A highly educated man named Nicodemus came to see a young rabbi, Jesus of Nazareth. He wanted to talk about truth. His first words were a claim to considerable knowledge. He said, “Rabbi, we know that you are a teacher come from God; for no one can do these signs that you do, unless God is with him ” (John 3:2). Unfortunately for Nicodemus, Jesus replied that such an approach to knowledge was wrong and that he could know nothing until he first experienced in inward transformation. Jesus told him, “You must be born again” (John 3:7). Through the ages, many have sought to know God through reason alone, experience alone, or various religious traditions. J. I. Packer famously said, “Knowing God involves listening to God’s word and receiving it as the Holy Spirit interprets it, in application to oneself.” In other words,
“A little knowing of God is worth more than a great deal of knowledge about him”.
Today, there is much confusion about what it means to know God. Proponents of world religions take issue with the exclusivism of evangelical Christianity, particularly with Jesus’ assertion that he is “the way, and the truth, and the life; no one comes to the Father but through Me” (John 14:6). Then there are those Christians, who insist that God speaks to them directly through miraculous signs that go beyond scriptural teachings. This talk focuses specifically on what it means to know God, as he is revealed in the Bible. It will, thus, differentiate the all-important distinction between the fact of divine revelation (the act of God whereby he discloses himself to us through general and special revelation), illumination (the act of the Spirit, whereby he grants spiritual insight and the truthful perception regarding the Bible), and biblical interpretation (the act of God whereby he breathed his word and guided biblical writers to write his word without errors in the original manuscripts).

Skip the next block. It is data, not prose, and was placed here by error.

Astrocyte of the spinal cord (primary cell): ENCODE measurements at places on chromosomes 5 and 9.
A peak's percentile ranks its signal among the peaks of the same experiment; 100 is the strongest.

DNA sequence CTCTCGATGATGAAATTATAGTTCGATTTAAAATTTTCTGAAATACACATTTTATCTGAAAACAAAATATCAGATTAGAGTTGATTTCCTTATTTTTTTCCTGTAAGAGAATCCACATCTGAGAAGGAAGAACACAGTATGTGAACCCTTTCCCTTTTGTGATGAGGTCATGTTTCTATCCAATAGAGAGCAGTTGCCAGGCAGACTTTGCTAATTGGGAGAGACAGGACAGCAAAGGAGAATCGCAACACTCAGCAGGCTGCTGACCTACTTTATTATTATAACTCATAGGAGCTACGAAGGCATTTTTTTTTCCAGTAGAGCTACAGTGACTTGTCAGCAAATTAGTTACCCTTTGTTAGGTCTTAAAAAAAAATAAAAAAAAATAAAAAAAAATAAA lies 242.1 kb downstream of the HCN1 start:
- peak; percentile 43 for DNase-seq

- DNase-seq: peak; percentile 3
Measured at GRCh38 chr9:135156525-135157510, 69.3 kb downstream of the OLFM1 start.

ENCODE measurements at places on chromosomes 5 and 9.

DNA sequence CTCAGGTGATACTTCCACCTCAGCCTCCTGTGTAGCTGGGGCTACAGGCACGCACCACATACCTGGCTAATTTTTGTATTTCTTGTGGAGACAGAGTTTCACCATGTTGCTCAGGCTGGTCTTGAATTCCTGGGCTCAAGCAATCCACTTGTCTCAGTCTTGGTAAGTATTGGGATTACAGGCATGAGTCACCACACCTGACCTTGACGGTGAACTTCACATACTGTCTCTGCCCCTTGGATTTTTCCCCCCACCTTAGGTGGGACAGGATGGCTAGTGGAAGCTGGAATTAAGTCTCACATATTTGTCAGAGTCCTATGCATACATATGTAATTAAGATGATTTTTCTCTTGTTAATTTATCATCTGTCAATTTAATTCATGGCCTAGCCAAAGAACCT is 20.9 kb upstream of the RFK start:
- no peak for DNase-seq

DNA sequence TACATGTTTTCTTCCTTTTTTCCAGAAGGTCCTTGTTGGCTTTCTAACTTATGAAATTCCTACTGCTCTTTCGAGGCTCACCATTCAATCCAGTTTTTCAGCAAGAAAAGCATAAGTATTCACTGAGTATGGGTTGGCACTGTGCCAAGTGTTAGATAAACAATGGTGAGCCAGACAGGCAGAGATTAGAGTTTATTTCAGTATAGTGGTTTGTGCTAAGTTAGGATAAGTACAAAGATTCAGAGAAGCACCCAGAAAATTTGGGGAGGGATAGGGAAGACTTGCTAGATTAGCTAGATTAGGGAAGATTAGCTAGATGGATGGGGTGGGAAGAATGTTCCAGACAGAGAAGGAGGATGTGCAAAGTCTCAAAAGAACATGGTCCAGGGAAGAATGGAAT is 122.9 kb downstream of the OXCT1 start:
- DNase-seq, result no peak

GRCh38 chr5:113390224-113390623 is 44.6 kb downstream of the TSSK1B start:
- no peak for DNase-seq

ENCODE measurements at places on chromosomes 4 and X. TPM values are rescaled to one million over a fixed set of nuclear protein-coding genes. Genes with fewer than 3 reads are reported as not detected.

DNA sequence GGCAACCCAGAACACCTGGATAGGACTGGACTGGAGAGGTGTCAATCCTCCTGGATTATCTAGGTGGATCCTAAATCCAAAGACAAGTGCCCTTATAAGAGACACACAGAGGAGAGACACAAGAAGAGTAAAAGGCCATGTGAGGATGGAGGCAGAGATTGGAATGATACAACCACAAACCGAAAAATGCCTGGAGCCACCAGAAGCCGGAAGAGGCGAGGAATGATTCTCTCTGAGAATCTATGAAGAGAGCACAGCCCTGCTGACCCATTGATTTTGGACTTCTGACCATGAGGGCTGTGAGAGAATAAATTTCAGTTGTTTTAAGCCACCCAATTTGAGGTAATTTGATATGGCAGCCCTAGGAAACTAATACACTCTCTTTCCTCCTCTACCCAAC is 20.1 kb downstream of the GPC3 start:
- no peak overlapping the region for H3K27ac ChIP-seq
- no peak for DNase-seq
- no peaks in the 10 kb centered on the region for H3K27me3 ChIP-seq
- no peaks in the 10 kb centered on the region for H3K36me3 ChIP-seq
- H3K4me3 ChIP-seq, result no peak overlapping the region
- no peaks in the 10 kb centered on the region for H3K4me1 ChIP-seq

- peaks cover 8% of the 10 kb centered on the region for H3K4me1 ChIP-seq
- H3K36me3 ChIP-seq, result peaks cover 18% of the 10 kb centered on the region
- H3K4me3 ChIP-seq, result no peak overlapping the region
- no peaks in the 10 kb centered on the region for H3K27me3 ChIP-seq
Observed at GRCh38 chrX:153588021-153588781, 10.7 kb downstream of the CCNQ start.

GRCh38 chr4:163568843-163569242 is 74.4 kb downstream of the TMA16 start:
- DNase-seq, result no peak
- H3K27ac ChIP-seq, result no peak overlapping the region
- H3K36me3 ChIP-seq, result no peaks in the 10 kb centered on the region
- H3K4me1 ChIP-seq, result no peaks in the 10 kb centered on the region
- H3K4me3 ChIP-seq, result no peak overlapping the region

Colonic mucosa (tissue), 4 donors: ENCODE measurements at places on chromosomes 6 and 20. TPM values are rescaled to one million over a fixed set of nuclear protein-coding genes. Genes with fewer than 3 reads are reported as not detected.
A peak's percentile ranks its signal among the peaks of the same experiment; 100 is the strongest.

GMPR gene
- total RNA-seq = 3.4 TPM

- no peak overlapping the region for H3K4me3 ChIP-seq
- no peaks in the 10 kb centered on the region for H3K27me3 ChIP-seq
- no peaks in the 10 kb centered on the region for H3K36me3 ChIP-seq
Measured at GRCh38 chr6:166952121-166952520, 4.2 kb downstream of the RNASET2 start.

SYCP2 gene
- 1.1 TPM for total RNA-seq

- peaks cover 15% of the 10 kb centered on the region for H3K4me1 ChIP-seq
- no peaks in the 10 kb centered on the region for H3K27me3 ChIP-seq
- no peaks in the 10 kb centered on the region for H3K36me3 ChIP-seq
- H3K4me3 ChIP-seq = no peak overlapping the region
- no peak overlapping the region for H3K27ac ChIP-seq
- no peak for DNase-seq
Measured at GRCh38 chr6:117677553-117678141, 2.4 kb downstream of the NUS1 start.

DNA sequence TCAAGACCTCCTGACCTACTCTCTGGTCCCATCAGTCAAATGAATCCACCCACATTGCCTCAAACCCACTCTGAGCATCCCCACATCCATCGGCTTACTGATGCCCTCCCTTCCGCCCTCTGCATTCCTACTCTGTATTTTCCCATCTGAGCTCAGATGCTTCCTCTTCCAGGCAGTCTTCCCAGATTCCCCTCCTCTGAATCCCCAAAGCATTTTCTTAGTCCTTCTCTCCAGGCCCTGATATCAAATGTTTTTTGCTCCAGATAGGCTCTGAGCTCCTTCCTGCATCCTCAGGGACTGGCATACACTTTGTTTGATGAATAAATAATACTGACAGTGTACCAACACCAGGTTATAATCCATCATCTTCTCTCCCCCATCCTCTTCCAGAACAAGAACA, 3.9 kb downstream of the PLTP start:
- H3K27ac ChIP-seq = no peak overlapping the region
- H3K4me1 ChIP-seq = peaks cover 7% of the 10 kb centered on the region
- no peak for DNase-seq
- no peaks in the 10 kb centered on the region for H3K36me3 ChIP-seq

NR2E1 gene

Many today, both lay and professional theologians, have criticized the traditional formulations of the doctrine of the Trinity (e.g., Nicaea, 325) as too Western and irrelevant for Asian societies. The Bible does not explicitly teach the doctrine of the Trinity. Rather, the doctrine of the Trinity is a theological construct. It does teach, however, that God is one, yet the Father is God, Jesus Christ is God, and the Holy Spirit is God. This talk examines the biblical teachings, which imply the doctrine of the Trinity, and their importance to Christian faith and living. It will also consider alternative approaches proposed by Asian church leaders and theologians in recent years.
This talk examines one of the more, if not the most, difficult challenge facing evangelical Christianity today. David Hume, the 18th century Scottish philosopher and sceptic once lamented, “Is he willing to prevent evil, but not able? then he is impotent. Is he able, but not willing? then is he malevolent. Is he both able and willing: whence then is evil?” (Hume, Dialogues Concerning Natural Religion, part 10). This talk focuses on how Christians can hold simultaneously three concepts: God’s power, God’s goodness, and the presence of evil in the world. It will also offer guidelines on how we can strengthen our faith in Christ, in spite of this vexing intellectual challenge.
Does God have a mission, a plan, or a purpose that he himself is working toward? The Bible says he does. In Ephesians 1:9-10, one of the most succinct definitions of mission, Paul says: “(God has) made known to us the mystery of his will according to his good pleasure, which he purposed in Christ, to be put into effect when the times reach their fulfilment — to bring unity to all things in heaven and on earth under Christ.” God is in the business of bringing all of creation — all things in heaven and on earth — into a healed, reconciled, and restored unity in Christ and through Christ and for Christ. And that is the mission of God. It is cosmic and creational. It begins with creation and ends with new creation, all focused on Jesus Christ. This talk helps us to get a better grip on the whole teaching of the Bible on the mission that God has entrusted to us.